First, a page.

It is a real shame JCU students don’t do a better job supporting their athletic teams.
It is an even bigger shame that when we try to, we can’t get into the game.
Like hundreds of other people, I waited in line Friday night hoping my number would be called to watch the Blue Streaks basketball team battle Guilford College for an invite to the Elite Eight round of the NCAA Division III tournament. I stood between a kid who had attended every game and an elderly couple.
Students and community members mauled around the IM gym waiting to see if enough people would leave the earlier game so that JCU supporters could watch their team play.
For some reason, the University thought it was a great opportunity for a buy-one-get-one free limited time offer.
Someone decided that if you bought tickets to the 6 p.m. Capital v. University of Texas-Dallas game, you could just hang out and catch the Streaks play at 8p.m.
Games sell out and it is unrealistic to think that every student who wanted to go to the game could get into the gym. But a lot more could have gotten in if the athletic department would have cleared the gym after the first game.
Apparently the value of home court advantage took a back seat to the fear of potentially having to tell a few people they needed to leave. I’ve been told to leave places plenty of times – it’s not a big deal.
The biggest joke is that, despite the whole standby ticket fiasco, anyone who went to the game could see empty seats that students would have gladly occupied. Too bad many students did not show up because they didn’t think they could get a ticket.
In fact, there were even a couple students who didn’t have tickets but still found ways into the gym, or so I hear.
JCU essentially decided to make less money last weekend.
Now, I’m not an economist. One night I decided to buy 400 ShamWows with the idea I could sell them for profit on eBay. I am $8,000 in debt because of that decision, but I am making some of it back with my underground Snuggie business.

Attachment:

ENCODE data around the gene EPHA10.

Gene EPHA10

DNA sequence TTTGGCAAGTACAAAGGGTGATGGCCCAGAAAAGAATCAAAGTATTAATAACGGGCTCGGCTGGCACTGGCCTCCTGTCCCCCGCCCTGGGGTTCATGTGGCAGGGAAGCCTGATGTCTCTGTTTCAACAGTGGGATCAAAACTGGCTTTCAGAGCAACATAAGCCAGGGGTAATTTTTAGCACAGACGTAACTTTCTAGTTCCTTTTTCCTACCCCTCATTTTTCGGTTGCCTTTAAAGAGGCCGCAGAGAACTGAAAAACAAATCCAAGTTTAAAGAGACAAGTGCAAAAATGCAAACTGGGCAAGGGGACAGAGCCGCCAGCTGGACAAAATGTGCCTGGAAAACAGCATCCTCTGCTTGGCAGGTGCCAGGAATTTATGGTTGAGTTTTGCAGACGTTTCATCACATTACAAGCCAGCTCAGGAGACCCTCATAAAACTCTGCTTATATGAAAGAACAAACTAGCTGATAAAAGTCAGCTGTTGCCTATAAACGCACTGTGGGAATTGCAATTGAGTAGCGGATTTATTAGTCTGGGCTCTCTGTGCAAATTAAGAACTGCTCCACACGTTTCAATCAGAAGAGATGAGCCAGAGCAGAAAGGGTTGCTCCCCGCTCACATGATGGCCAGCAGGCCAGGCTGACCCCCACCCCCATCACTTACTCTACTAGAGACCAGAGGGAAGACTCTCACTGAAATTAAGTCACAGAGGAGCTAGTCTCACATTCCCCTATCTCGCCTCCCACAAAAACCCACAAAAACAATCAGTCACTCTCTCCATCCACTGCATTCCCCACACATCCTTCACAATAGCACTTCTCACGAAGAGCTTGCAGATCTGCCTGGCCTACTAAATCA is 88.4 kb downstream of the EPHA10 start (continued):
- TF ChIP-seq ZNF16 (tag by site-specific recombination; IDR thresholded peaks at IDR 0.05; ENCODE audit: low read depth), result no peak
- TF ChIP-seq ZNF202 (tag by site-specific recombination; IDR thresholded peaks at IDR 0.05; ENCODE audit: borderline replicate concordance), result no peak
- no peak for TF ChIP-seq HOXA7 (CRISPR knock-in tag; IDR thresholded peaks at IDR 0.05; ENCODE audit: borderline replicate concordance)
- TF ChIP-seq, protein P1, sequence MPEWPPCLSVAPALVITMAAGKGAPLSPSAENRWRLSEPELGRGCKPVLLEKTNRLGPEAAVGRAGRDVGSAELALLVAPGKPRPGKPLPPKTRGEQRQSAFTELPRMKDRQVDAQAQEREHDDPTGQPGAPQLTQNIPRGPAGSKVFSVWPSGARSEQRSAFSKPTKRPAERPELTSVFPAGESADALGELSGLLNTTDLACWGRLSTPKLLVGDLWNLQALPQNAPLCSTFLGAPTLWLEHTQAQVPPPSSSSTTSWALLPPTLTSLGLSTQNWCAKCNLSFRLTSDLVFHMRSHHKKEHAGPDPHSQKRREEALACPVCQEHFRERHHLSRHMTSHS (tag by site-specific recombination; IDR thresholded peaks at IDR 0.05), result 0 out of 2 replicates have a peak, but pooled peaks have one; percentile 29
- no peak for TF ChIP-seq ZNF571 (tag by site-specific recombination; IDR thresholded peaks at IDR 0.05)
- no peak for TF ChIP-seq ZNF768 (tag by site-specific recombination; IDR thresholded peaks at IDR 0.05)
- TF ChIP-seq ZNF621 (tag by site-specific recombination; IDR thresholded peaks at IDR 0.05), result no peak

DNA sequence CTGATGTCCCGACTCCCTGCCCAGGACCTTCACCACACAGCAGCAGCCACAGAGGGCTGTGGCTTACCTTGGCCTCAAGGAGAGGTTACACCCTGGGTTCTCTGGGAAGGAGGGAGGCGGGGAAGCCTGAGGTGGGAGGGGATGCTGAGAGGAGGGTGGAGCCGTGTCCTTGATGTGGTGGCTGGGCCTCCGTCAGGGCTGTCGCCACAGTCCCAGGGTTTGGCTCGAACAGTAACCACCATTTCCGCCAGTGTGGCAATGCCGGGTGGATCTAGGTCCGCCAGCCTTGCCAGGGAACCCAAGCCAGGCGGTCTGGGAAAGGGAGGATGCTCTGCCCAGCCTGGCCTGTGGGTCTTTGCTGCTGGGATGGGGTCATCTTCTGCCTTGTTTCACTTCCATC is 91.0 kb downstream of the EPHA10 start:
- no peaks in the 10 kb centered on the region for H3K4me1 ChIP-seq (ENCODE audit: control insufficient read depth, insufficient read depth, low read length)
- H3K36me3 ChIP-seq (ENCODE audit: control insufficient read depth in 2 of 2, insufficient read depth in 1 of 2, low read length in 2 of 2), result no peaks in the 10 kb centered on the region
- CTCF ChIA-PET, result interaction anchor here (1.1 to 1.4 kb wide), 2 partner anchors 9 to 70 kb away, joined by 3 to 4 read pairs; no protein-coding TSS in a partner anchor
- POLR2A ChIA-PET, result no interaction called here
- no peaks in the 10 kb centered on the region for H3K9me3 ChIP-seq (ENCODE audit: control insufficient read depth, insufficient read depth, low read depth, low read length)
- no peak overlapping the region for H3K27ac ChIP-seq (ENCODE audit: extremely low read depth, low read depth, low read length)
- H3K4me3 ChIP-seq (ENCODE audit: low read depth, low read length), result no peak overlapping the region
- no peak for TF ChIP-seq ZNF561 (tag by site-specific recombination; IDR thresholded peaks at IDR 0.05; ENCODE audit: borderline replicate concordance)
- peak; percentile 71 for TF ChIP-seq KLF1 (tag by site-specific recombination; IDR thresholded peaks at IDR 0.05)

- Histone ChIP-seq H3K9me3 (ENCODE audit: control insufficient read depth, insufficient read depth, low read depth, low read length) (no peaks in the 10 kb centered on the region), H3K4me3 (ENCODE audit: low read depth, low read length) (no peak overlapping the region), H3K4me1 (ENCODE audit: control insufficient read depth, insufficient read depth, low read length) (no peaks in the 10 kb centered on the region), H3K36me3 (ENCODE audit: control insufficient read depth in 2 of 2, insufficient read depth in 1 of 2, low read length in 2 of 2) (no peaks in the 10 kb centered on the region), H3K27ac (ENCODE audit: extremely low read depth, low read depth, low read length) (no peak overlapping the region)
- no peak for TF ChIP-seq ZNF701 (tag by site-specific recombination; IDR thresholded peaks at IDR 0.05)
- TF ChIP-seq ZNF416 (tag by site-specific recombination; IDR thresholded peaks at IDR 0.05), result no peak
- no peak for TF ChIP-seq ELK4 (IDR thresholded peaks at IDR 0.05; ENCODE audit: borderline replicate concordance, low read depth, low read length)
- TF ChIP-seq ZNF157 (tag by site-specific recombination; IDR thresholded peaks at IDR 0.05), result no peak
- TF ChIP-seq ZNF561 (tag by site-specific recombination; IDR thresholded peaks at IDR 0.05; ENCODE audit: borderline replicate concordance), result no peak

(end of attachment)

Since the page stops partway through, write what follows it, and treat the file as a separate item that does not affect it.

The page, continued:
But, even I know that when you take something in demand and you give it away for free, you are making a bad business decision.
Please, let me illustrate this with an example. Let’s say, for the sake of argument, you had a basketball game that a lot of students wanted to go to because one of the teams was playing at home in the Sweet 16 of the NCAA tournament. Now lets say you decided to give people a 2-for-1 deal on tickets to the game, even though there were people willing to pay for both games.
That is stupid.
Luckily and predictably, most fans from the first game left. That was great because as the angry Capital fans lamented a loss while walking to their cars, they were met by Carroll students asking, “Do you have a ticket from the game?” and the follow-up, “Really? Because you just came from the game and I find it hard to believe that you don’t have a ticket.”
Some members of the athletic department certainly had the foresight to understand that opportunities like the one Friday come along rarely. If I’m in charge of tickets, I’m doing everything possible to make sure the DeCarlo Center is packed to the brim with JCU students.
Let’s hope in the future, the most experienced members of the athletic department are given the most say in these types of decisions.